It’s also important to appreciate that 2021 (like all other years) will be far from a panacea. That notion was blown away in early January in the form of the riotous insurrection at the US Capitol. Like all new years, this one will invariably come with its own struggles. Appreciating that 2021 will inevitably yield both positive and negative outcomes provides the psychological flexibility that allows for the year to hold space for some good while increasing resiliency for whatever bad may come, while also helping us manage expectations.

Each new year invites opportunities to reflect on where we’ve been recently, where we are currently, and where we’d like to go. These are occasions to consider the kinds of life adjustments that will best serve our growth, health, and healing—the sorts of course corrections that help us move into greater alignment with our values and make progress toward become the person we wish to be.

Most of us start out with the best of intentions, knowing what we want, and understanding what we need to do. Taking action that shifts our behavior and engaging in those actions consistently is the challenge.

You can improve and even maximize your chances of success by focusing on things that you can actually influence or change. Often these may often feel small or seem insignificant, but a critical mass of small changes can create a tipping point that makes a big difference. Such seemingly small but powerful changes include the following practices.

1. Prioritize more consciously. We all have limited time and energy available to us – we only have so much of both. In fact, time may be the only thing that is truly irreplaceable. Therefore, it’s critical to be mindful about what (and who) we spend it on. Identify the activities that are most important to you and strive to make more space for them during the course of your day/week.

Allow yourself to let go of less meaningful activities, including those that have been a regular part of your life. Letting go of things we’ve been accustomed to—even when we know that they no longer serve us well—is a loss that requires mourning and adjustment. Consciously acknowledging this loss creates the space to grow beyond it and frees up precious time and energy that can then be allocated for higher priority activities.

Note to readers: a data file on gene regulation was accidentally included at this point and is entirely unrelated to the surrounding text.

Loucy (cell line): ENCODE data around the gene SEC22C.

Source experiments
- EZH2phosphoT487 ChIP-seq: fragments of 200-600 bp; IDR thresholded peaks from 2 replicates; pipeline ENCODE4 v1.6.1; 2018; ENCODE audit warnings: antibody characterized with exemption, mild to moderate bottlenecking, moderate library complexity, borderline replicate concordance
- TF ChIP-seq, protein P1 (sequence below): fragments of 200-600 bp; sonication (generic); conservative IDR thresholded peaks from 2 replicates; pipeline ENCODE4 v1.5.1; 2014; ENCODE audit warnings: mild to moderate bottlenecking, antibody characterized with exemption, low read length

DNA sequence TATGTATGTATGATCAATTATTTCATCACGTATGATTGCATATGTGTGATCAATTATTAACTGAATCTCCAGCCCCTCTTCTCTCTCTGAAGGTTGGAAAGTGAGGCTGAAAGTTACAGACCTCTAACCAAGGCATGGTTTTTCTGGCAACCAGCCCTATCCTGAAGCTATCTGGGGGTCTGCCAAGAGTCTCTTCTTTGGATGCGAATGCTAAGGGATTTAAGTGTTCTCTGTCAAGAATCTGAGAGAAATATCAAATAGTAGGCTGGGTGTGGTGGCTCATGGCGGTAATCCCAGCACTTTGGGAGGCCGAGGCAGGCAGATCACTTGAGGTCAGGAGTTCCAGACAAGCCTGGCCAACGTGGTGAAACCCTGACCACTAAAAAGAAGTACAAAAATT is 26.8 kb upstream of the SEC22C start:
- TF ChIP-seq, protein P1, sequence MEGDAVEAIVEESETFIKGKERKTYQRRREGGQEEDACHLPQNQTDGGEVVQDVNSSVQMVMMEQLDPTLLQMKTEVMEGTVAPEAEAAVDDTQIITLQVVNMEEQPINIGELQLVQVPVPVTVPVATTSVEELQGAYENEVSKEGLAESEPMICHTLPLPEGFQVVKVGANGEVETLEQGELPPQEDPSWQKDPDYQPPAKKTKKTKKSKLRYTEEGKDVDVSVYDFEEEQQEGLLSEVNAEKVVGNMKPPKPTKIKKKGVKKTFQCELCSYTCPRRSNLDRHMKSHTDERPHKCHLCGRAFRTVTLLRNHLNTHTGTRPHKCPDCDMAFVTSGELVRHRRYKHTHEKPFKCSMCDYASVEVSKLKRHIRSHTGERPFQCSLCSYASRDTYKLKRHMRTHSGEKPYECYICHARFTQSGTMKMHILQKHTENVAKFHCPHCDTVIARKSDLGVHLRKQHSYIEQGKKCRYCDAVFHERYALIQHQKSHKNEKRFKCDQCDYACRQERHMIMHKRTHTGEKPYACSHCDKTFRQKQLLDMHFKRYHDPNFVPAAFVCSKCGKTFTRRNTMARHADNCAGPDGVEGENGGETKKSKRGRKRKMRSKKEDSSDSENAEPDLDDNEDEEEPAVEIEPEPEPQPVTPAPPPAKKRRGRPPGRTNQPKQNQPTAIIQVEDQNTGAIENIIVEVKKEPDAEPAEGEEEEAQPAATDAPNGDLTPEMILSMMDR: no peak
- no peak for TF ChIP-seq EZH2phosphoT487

2. Accept that “done” is better than “perfect.” So often, we struggle with a combination of procrastination and perfectionism. There is frequent overlap between the two. How often do you find yourself putting things off until you have the time and availability to make them just right/perfect? It isn’t the wish for high quality that is problematic, but rather the delay in starting and finishing tasks because we have a self-created idealized expectation of the final product. This creates (or more commonly exacerbates) feelings of inadequacy and self-criticism—not because we haven’t done whatever it is well enough, but because we just haven’t done it!

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Develop the skill of learning and practicing not allowing the perfect to be the avowed enemy of the perfectly good enough. The sense of accomplishment, satisfaction, and relief that results from completing even relatively small things in a timely matter is not to be underestimated—in terms of how it feels, as well as the mental-emotional effects on well-being.

3. Pay attention with intention to pacing. It’s valuable to remind yourself that everyone goes at their own pace. Trying to do more than what may be realistically possible for you or simply too much is a primary contributor to mental-emotional-physical fatigue. The experience of fatigue is maintained by patterns of activity in which people are highly active when they feel good but often overdo it, leading to higher levels of exhaustion, distress, or pain. This is especially true for people challenged with chronic pain or illness but is relevant for everyone.

Pacing refers to spacing out activities during the course of a day (or other time period) so as to stay within the limits of what you’re realistically capable of doing without overdoing it and leaving yourself depleted. Another way to think of it is that pacing is an approach to utilizing your limited and precious energy strategically and mindfully, based on what is manageable for you given your current capacity. Since everyone’s current capacity is different—and a moving target—it’s essential to learn how to tune in to your own energy levels as they shift with time and activity.

Pacing involves alternating activity—be it physical or mental—with even brief periods of rest to give yourself the opportunity to recharge. Do what you can when you can and give yourself a break, bringing self-compassion and self-forgiveness to bear if you fall short of your self-created expectations for production. Many people consistently overschedule themselves based on internal and external pressure to get things done. The reality is that very rarely will any real problems result if you can only finish 3 or the 5 tasks you set for yourself on any given day.

Applying and integrating these 3 practices into your life on a day-to-day, hour-to-hour, and moment-to-moment basis can become a vital part of an ongoing strategy of being kinder, more forgiving, more compassionate, and ultimately, more caring to yourself. And the quality of your life will be much the better for it.

Copyright 2020 Dan Mager, MSW